“The New York State Human Rights Law is supposed to be this really protective and progressive statute, but it is undermined by remittitur because companies are discouraged from paying large sums of money and so they’re just getting a slap on the wrist for their behavior,” Elmaleh-Sachs said. “What is $50,000? That’s just the cost of doing business.”

Elmaleh-Sachs said New York’s remittitur rule affects plaintiffs long before they reach a courtroom because companies use it as leverage to discourage plaintiffs from advancing their cases and sometimes encourage them to settle outside of court.

She said it’s often the first thing lawyers representing employers point to when she notifies them a client is bringing a discrimination lawsuit against them.

“They say, ‘Okay, how much money does your client want to not do that?’ So right off the bat, you’re talking about money. And when you say a number, the first thing they say to you is ‘Oh, well, then they’re never going to get that in court,’” she said.

Last year, former Equinox employee Röbynn Europe sued the luxury gym chain, claiming she was fired because she was a Black woman. Equinox argued she was fired due to tardiness. The jury agreed with Europe, and awarded her $1.25 million in damages for the distress she suffered, and $10 million in punitive damages — figures that received widespread media coverage.

After four years of litigation, it was a reaffirming experience, she said.

“I don’t know if I’ve experienced validation like that in my entire life,” Europe said, remembering the moment she heard the verdict. “That’s a really powerful message to send to a corporation and to other large corporations. It’s enormous … It gave me faith in the justice system that I didn’t necessarily have before.”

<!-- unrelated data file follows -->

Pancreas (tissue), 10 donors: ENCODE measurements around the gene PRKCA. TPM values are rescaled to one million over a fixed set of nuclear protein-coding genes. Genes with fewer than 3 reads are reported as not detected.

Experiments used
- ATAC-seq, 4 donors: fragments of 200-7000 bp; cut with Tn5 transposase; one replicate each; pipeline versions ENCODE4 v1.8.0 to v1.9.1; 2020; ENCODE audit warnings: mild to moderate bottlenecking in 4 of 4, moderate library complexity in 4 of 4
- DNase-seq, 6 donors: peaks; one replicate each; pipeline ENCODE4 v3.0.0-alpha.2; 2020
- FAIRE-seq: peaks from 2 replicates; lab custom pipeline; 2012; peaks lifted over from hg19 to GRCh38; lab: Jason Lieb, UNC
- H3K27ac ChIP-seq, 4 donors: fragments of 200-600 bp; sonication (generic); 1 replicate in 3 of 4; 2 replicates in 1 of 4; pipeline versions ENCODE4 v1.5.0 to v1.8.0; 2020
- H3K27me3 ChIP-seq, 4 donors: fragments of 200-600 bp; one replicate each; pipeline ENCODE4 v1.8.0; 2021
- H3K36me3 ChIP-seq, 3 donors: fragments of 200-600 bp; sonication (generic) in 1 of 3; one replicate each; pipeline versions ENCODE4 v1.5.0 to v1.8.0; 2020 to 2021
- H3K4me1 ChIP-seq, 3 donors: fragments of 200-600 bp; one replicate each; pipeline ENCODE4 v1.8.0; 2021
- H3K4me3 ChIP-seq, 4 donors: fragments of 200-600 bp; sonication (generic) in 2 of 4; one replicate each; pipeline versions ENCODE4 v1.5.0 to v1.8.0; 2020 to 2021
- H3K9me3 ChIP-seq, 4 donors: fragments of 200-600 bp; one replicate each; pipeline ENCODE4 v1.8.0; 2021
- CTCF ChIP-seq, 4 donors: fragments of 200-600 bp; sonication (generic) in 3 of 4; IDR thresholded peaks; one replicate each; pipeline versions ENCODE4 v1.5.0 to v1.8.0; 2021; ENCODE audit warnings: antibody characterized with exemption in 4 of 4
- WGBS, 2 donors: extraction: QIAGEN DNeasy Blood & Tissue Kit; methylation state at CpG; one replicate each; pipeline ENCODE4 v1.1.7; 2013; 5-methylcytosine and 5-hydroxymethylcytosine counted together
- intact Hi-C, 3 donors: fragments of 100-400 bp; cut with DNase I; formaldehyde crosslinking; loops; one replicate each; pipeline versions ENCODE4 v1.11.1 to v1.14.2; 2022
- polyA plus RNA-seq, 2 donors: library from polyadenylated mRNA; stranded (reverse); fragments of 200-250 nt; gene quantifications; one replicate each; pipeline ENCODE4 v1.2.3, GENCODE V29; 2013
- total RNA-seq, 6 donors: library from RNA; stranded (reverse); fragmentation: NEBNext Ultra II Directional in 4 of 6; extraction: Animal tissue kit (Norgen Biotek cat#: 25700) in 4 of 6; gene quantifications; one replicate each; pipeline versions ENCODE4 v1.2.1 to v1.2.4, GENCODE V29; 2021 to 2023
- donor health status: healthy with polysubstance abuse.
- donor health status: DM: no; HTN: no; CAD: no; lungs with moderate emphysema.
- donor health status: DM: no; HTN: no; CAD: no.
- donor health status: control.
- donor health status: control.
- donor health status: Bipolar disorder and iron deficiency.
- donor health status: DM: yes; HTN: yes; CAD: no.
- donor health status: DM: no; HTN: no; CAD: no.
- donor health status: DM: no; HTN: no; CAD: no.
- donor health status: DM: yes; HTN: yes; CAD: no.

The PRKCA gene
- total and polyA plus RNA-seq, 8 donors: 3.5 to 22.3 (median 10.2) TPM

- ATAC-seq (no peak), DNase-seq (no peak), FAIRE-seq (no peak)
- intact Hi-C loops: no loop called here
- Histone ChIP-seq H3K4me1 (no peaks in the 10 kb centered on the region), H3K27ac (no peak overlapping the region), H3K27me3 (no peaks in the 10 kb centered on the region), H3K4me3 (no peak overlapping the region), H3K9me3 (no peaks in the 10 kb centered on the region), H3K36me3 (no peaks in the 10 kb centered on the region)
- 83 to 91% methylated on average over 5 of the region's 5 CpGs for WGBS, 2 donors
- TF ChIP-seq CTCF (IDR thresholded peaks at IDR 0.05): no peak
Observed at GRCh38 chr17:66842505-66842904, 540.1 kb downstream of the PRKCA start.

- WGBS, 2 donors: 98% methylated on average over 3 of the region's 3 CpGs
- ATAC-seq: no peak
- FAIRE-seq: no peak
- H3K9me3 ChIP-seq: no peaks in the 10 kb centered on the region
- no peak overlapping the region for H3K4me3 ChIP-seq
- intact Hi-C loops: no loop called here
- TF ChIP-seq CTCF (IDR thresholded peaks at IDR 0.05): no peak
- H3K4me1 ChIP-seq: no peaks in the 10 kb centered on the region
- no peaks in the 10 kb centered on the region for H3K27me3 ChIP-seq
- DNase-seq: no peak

Equinox later filed a motion to have the verdict be reevaluated or reduced. Europe ultimately settled for an undisclosed amount before a judge decided whether or not to grant the motion, according to her attorneys. That process left her feeling deflated, she said.

“To be perfectly frank, the negotiation process I didn’t find to be any less painful than the four years of litigation,” she said. “I had to sit in a room with a mediator with a judge and my attorneys and have someone look at me and try to convince me that I was getting a good deal. I don’t know how you can say that with a straight face to someone.”

Miriam Clark, head of NELA-NY’s Legislative Committee, said litigation in lawsuits like Europe’s is all about sending the right message.

“The only way to get a corporation to change its behavior is to get a big verdict against them that they are required to pay,” she said. “And so every time there’s a remittitur, the message just gets sent over and over again, not only to that person, but to all employees that this is really a relatively trivial matter.”

Europe said she knows a future law that changes the process wouldn’t retroactively get her the original award, but she doesn’t want others to go through the same experience.

“There were people I left behind at Equinox who went through the same thing, who I know would say something if they thought it was worth their time, and there will be people after me who go through the same thing,” she said. “Those people deserve the peace of mind that they have a shot at justice.”